The Delhi High Court today accepted an argument that a citizen cannot be deprived of the right to establish and administer an educational institution unless the legislator in his wisdom decides to impose a reasonable restriction in the general public interest to the exercise of this fundamental right.
Judge Rekha Palli observed that any restriction on the exercise of right under Section 19 (1) (g) of the Constitution of India can only be imposed by law and that anything which is not in accordance with the law would fall under the power of section 19(6).
The Court therefore accepted the assertion that the requirement of Article 19(6) can only be satisfied by the introduction of a legislative provision either in the law or in the regulations and not simply by the publication of a circular or a political decision taken by an authority, however high.
The Court made these observations while allowing a series of grounds challenging the decision of the National Council for Teacher Education (NCTE) to refuse to open its online web portal for the submission of applications from institutions wishing to apply for recognition of teacher training courses.
The Court held that a simple decision by the general body of NCTE, composed of experts, to impose a total ban or a simple inaction not to open the portal for years, cannot be considered as falling within the scope of the term “law” as contemplated under Article 19, paragraph 6.
He directed the Council to open the online portal within two weeks and then accept and process applications in a timely manner as they may be submitted for the award of recognition for conduct new teaching courses for the 2022-23 academic session.
“Even if, prima facie, it appears that the imposition of a total ban on the commencement of new teaching courses does not fall strictly within the power of the respondents to regulate and coordinate teacher education, I am of the view that even if this plea were to be granted, the fact remains that the fundamental right of a citizen to establish educational establishments cannot, under article 19, paragraph 6, be restricted only by means of a legislative act.” the Court observed.
The NCTE had argued that the policy decision they had taken was in line with the central government’s NEP 2020, which amounted to an instruction under Art. 29 of the National Council for Teacher Education Act 1993.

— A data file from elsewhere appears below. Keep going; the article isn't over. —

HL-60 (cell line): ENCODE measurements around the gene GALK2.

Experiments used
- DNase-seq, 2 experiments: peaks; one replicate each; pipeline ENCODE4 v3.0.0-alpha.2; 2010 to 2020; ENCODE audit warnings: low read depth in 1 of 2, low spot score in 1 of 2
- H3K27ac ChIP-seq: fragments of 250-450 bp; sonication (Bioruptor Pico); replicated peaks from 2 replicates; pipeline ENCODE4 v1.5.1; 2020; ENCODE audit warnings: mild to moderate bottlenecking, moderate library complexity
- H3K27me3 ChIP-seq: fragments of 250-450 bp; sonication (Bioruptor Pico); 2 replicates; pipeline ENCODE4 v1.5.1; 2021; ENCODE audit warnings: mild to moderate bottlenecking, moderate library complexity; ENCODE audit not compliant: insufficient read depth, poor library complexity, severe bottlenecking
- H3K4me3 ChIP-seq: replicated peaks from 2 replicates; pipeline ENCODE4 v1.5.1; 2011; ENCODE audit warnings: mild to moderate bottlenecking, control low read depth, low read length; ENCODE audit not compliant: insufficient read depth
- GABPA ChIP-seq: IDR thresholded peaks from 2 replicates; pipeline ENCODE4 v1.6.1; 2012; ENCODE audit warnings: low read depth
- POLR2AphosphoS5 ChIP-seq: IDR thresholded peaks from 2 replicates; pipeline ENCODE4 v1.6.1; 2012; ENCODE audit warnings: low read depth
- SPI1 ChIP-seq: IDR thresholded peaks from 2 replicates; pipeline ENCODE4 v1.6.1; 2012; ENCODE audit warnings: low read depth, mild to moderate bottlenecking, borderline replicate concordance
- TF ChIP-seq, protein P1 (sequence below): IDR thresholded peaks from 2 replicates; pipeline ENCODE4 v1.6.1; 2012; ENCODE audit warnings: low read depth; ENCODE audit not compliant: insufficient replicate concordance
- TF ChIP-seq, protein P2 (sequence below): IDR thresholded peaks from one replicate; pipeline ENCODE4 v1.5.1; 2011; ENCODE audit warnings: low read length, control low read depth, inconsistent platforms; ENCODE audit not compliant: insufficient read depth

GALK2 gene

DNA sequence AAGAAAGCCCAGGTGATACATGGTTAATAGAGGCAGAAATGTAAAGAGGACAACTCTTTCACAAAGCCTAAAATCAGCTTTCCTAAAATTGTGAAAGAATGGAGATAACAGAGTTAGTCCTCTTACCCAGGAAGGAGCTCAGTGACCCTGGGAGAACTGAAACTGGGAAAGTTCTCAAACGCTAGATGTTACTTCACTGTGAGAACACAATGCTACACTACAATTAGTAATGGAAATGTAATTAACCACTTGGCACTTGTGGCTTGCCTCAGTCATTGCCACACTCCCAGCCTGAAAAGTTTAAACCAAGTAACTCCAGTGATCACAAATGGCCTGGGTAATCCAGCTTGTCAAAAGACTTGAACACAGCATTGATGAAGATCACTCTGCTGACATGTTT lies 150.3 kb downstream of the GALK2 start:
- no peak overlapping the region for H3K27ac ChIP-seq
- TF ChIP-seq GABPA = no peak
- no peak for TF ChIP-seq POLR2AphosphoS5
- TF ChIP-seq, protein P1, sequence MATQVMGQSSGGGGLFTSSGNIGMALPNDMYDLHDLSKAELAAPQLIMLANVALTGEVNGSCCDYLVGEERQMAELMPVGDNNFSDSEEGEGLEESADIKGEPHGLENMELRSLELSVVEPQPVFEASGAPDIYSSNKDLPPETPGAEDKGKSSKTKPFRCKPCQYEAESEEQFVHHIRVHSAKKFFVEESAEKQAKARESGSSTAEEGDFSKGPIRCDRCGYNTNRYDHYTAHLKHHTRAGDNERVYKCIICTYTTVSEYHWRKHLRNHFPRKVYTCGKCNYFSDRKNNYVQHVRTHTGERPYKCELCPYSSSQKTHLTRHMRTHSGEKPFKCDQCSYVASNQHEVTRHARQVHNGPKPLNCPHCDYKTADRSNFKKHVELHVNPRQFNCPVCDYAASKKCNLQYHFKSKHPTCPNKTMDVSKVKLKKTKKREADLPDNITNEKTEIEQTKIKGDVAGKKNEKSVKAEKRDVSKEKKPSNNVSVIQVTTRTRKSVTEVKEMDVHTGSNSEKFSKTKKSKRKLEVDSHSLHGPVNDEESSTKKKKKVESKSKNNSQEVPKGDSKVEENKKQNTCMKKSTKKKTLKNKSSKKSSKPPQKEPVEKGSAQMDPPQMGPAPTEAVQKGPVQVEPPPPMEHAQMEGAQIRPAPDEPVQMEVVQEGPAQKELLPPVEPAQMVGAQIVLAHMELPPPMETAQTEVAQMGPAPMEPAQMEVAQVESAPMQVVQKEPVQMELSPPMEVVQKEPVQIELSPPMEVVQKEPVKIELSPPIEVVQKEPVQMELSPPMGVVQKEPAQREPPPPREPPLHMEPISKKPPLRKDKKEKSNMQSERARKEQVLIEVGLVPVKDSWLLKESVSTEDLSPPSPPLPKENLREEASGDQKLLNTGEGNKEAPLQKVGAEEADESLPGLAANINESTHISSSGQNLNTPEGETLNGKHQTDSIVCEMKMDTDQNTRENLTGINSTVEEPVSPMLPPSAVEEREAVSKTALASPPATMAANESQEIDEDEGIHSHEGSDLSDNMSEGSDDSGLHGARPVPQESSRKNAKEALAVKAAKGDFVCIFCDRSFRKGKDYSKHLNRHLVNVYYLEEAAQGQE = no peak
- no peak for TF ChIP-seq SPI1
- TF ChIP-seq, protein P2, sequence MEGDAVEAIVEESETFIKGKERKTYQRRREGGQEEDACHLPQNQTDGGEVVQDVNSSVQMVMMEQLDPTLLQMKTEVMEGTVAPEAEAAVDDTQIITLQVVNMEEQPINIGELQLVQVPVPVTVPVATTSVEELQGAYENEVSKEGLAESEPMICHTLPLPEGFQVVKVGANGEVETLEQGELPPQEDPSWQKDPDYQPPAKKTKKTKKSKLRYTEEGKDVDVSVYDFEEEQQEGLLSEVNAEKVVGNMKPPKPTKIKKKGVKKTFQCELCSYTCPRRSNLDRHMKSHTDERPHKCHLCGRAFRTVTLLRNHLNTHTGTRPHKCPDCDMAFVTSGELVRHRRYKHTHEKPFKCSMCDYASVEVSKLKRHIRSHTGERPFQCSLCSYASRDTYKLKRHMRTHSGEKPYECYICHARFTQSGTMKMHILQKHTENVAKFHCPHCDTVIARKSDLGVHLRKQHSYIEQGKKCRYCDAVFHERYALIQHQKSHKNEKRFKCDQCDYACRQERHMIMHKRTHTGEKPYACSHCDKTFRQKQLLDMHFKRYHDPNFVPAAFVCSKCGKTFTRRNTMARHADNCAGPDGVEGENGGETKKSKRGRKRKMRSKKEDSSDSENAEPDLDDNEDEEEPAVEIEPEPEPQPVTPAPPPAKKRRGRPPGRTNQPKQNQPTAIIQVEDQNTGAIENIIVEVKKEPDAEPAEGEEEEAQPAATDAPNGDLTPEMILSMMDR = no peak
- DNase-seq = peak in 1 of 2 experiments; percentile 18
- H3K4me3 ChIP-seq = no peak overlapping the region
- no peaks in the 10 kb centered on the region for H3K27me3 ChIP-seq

Responding to said assertion, the Court observed that NEP policy emphasized the creation of a group of teachers who “shaping the next generation by ensuring teachers are equipped with multidisciplinary perspectives and knowledge. » However, he added that the policy in no way suggests that there should be a complete halt to the recognition of new teacher education courses for consecutive years.
“Even though the petitioners have vehemently insisted that the NEP, 2020 cannot be regarded as an instruction from the central government to the NCTE as provided for in Section 29 of the Act, I do not find it necessary to address this aspect for I note that the NEP, 2020, in no way suggests that no new course or private educational institution should be recognized for years together, nor does this action of the NCTE in imposing a virtual mortarboard at the beginning of new teacher training courses by private institutions, to be in pursuit of the objectives sought by the NEP, 2020, “ the Court observed.
The Court also noted that the UNESCO report titled “State of Education Report for India-2021” as well as the NEP 2020 clearly reflect the acute shortage of qualified teachers in our country, which was still grappling with the problem of illiteracy in several Regions.
“Despite this, the NCTE, which is required by law to ensure the maintenance of high standards for teacher education institutions, instead of imposing higher standards for their establishment and operation, seeks to impose a total ban on potential candidates Such a ban which has been brazenly made applicable to at least 92% of teacher training institutions, will in fact lead to an even greater shortage of trained teachers in the country and will aggravate an already existing crisis. NEP, 2020 but will also be against the interest of the general public,“said the Court.
In view of the above observations, the pleas were allowed.
Case Title: MEHTA TEACHER TRAINING COLLEGE v. NATIONAL COUNCIL FOR TEACHER TRAINING & ANR. and other related petitions
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